Most Wings fans won't miss climbing the steps of Joe Louis Arena in the winter. (Daniel Mears / The Detroit News)
For a lot of fans it can't come soon enough. They'd like to see it happen as soon as, well, yesterday.
Many Red Wings fans would love to see the team leave Joe Louis Arena, vacate it for a state-of-the-art facility, and not climb those seemingly thousands of steep steps more than 40 nights a year.
Ah, good times. And inhale all those interesting aromas around the place.
I'm fine with that. I fully understand. Trust me, the press box really isn't even a press box at JLA, it's a row of cramped seats. There's no direct route to it, we have to climb endless stairs, too, and it smells bad.
I can't wait for a new rink, either.
But saying that, look, when the Wings finally do leave JLA, there will be a lot of fond memories staying behind. Wonderful, goose-pimple moments that have made the Red Wings organization what it is today.
The players might miss the place, too.
"The fans are right on top you," Nicklas Lidstrom once told me. "It's a fun place to play for us. Maybe not as much if you're the road team."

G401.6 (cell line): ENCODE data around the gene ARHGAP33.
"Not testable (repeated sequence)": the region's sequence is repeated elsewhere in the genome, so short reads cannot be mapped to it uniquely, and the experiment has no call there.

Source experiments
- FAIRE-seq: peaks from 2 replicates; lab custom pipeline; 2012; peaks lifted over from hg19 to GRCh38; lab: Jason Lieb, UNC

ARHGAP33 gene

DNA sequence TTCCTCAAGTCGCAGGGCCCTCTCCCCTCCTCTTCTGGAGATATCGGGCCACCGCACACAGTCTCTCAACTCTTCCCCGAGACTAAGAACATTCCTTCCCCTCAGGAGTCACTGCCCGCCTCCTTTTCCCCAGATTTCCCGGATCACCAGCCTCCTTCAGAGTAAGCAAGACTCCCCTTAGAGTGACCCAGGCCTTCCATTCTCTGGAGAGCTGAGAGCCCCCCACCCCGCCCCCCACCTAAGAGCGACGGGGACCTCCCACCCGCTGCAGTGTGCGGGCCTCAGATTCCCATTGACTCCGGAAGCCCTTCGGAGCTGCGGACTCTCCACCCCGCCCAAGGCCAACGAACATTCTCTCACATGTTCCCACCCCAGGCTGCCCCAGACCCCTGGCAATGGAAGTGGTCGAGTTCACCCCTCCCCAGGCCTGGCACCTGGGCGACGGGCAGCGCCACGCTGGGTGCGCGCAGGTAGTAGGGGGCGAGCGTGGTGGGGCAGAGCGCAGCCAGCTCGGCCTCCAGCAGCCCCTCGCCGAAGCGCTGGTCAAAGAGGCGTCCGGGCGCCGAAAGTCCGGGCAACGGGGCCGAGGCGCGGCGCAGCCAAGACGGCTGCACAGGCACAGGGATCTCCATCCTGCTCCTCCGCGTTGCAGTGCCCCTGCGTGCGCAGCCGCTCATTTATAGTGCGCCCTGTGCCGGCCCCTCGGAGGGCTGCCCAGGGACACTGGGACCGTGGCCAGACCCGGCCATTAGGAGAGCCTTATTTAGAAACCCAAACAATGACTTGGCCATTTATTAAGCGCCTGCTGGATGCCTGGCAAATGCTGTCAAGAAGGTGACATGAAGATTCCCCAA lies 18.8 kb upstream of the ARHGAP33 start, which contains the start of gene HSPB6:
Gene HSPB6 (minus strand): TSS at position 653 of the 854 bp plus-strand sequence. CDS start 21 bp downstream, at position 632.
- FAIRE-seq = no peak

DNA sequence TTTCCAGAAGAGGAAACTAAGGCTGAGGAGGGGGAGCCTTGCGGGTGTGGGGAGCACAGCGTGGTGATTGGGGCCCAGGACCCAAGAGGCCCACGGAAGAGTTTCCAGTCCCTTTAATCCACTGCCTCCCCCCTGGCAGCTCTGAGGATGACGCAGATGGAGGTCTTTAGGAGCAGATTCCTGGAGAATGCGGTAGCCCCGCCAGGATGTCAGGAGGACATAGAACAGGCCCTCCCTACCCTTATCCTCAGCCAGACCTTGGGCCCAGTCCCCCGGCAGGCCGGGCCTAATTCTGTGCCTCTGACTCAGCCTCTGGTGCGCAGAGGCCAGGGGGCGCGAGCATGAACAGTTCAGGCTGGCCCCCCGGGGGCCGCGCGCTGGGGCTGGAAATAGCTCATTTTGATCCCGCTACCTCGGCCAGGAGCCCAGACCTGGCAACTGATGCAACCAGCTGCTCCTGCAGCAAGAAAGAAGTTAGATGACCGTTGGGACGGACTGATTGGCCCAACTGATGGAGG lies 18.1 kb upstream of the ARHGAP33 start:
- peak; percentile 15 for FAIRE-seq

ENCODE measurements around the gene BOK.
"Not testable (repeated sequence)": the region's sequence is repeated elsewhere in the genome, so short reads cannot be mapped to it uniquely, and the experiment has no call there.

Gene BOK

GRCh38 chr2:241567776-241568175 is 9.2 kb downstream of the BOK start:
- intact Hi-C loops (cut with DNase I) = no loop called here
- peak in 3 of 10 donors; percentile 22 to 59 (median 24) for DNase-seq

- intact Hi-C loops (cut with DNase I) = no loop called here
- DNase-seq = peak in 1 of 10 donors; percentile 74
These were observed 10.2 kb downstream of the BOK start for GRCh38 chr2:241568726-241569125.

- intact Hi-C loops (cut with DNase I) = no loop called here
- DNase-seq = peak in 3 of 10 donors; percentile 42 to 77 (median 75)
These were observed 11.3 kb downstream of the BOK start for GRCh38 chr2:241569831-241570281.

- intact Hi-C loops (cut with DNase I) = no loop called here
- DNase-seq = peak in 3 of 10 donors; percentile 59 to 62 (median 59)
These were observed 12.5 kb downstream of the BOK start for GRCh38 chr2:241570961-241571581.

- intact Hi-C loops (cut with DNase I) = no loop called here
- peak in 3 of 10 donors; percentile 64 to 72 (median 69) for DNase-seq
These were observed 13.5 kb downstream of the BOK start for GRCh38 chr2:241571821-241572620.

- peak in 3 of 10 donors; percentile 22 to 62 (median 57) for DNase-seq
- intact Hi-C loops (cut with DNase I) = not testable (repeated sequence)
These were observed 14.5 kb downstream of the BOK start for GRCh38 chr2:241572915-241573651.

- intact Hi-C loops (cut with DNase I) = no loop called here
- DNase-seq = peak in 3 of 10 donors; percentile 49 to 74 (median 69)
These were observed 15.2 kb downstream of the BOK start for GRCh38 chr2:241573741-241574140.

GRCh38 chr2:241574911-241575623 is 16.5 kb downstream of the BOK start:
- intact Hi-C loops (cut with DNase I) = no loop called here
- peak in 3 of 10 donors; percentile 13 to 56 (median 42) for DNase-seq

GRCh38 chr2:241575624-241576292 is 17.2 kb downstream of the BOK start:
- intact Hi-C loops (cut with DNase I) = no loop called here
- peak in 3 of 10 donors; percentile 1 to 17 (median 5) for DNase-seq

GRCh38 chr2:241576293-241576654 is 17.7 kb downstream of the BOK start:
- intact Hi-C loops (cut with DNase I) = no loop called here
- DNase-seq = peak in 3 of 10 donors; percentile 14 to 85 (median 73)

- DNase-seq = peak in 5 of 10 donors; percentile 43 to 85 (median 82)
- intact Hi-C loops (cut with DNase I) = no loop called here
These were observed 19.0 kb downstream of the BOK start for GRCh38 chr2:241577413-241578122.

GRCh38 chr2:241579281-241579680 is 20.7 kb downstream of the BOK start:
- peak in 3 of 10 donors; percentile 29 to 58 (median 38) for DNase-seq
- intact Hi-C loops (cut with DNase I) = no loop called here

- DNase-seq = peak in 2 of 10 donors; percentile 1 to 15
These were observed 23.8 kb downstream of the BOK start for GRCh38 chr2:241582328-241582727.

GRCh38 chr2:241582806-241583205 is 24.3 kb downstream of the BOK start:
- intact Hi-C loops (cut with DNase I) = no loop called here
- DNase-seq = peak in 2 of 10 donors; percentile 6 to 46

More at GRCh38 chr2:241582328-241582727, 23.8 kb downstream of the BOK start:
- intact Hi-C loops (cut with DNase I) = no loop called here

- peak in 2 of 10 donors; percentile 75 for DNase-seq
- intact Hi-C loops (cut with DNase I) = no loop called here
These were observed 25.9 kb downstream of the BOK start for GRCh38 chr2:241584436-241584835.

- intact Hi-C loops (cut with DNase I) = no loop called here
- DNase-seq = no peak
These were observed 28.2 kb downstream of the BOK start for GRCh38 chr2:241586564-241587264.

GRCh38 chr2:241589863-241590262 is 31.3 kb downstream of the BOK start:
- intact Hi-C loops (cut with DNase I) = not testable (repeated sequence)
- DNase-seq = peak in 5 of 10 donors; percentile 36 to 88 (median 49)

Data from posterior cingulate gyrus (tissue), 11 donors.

Many great memories
Hate JLA for its lack of modern-day conveniences. For cramped concourses and archaic restrooms.
But remember the way JLA erupted when Steve Yzerman scored in double overtime in Game 7 against St. Louis in 1996. Many consider that moment the loudest the arena has ever been -- even slightly more than Yzerman lifting the Stanley Cup in 1997 (or again in 2002).
How about the ovation Gordie Howe received in 1980 at the All-Star Game? Or the start of any playoff game? It's a moment sure to bring goose pimples. It does for me, anyway.
And the first time Wings fans were able to greet Jiri Fischer after Fischer's collapse on the bench? Unforgettable. And the pure, raw emotion after a fan favorite such as Bob Probert, Darren McCarty, Joe Kocur or Aaron Downey won a fight?
Loud and proud
Only a combination of JLA and the passionate fans occupying JLA could produce that magic.
It's a unique sound not found in many places. Love it, or not, but JLA can retain crowd noise as well as any arena out there.
"Teams talk about a home-ice advantage but you don't always notice it," Niklas Kronwall said. "We feel we have one with our rink."
So despite that strange smell in so many corners of the rink, you can't deny the incredible hockey memories JLA has produced.
They're etched in our minds.
I admit it. I'll miss the place.